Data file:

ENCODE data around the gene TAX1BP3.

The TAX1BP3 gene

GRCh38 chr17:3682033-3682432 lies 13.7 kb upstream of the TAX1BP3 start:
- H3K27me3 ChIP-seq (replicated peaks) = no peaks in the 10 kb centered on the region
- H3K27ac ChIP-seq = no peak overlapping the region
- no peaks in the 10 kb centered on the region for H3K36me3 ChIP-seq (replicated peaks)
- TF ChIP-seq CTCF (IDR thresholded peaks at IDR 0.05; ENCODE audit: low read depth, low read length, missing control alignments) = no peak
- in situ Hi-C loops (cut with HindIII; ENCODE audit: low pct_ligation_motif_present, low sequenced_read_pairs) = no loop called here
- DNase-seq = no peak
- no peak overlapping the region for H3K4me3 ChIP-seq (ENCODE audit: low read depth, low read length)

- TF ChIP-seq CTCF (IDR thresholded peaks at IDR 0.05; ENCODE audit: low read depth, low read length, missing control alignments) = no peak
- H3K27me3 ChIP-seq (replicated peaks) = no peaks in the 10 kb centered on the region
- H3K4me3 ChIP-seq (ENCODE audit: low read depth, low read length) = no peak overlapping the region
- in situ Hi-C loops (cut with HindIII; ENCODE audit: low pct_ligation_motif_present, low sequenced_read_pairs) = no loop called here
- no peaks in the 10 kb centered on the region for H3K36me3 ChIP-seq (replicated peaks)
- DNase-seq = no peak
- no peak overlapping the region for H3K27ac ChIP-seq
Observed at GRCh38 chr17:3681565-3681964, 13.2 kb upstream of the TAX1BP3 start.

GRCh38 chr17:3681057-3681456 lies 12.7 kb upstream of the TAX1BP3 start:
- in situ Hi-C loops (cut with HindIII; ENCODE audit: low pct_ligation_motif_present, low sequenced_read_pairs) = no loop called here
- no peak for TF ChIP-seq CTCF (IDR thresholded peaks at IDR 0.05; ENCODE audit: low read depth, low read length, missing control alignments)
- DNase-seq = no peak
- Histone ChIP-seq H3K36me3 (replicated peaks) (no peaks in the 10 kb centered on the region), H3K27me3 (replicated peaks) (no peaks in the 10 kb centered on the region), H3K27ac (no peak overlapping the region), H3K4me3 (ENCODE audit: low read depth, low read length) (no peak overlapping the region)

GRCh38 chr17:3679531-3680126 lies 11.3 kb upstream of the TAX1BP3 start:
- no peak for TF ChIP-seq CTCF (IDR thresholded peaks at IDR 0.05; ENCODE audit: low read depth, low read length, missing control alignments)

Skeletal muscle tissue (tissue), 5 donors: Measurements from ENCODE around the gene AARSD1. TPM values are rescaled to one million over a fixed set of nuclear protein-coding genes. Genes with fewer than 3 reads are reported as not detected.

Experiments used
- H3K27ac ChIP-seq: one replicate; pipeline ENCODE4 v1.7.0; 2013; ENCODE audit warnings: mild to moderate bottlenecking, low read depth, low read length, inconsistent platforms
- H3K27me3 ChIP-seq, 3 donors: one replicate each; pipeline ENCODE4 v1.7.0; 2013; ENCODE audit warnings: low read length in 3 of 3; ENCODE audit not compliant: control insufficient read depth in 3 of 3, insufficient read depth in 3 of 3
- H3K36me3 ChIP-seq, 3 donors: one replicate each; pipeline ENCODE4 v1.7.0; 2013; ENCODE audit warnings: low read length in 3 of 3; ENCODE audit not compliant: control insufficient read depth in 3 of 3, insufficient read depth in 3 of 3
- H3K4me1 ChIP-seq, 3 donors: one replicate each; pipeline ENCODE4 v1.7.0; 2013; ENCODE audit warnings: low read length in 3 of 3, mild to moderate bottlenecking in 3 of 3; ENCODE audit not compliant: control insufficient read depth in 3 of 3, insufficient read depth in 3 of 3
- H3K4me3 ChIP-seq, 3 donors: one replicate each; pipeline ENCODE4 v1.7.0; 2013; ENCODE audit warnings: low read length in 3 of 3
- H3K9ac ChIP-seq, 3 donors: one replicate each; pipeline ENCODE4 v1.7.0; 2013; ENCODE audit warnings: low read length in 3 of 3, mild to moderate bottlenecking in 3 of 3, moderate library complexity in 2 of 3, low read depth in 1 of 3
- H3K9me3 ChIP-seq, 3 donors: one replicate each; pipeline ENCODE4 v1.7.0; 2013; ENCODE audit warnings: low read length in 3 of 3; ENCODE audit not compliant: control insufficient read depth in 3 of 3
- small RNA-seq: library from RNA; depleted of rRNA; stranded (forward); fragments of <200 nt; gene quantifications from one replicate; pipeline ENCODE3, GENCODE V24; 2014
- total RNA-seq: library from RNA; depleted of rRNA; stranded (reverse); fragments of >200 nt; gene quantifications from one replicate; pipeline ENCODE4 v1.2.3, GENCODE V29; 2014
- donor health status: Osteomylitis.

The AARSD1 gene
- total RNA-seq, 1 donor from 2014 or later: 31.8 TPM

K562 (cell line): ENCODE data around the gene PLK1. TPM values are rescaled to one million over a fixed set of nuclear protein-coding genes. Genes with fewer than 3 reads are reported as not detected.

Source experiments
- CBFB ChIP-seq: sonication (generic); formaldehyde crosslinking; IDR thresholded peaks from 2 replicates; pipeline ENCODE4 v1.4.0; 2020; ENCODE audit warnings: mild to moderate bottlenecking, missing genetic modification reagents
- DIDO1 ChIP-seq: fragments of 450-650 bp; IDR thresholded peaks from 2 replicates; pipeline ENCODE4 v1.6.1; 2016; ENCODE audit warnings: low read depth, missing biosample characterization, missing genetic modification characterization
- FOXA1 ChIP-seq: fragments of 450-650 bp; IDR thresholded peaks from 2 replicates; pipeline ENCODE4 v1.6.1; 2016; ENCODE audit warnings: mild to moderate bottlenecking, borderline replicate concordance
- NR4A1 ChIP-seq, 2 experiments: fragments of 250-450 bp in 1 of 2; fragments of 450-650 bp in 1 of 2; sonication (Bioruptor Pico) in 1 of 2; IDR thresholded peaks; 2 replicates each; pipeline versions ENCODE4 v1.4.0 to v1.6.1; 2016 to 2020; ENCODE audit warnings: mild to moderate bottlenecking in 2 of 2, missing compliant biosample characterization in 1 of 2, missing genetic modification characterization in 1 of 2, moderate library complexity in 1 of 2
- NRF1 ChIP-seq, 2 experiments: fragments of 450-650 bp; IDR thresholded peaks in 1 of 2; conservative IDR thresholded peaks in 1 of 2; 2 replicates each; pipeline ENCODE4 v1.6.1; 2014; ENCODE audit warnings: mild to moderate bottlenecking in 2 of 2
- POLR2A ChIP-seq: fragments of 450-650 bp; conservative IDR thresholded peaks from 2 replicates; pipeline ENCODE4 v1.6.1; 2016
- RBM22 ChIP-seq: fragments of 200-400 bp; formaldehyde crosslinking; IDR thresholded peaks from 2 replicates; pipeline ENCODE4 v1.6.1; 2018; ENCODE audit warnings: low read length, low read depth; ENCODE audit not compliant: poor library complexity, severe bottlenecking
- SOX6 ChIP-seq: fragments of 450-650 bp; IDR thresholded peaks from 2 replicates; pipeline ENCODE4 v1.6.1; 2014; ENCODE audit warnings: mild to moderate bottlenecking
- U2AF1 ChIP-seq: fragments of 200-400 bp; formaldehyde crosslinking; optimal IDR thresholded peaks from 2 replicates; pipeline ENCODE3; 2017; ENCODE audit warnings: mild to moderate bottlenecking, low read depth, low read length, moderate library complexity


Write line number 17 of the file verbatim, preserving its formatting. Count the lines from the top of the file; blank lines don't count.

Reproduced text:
- no peak overlapping the region for H3K27ac ChIP-seq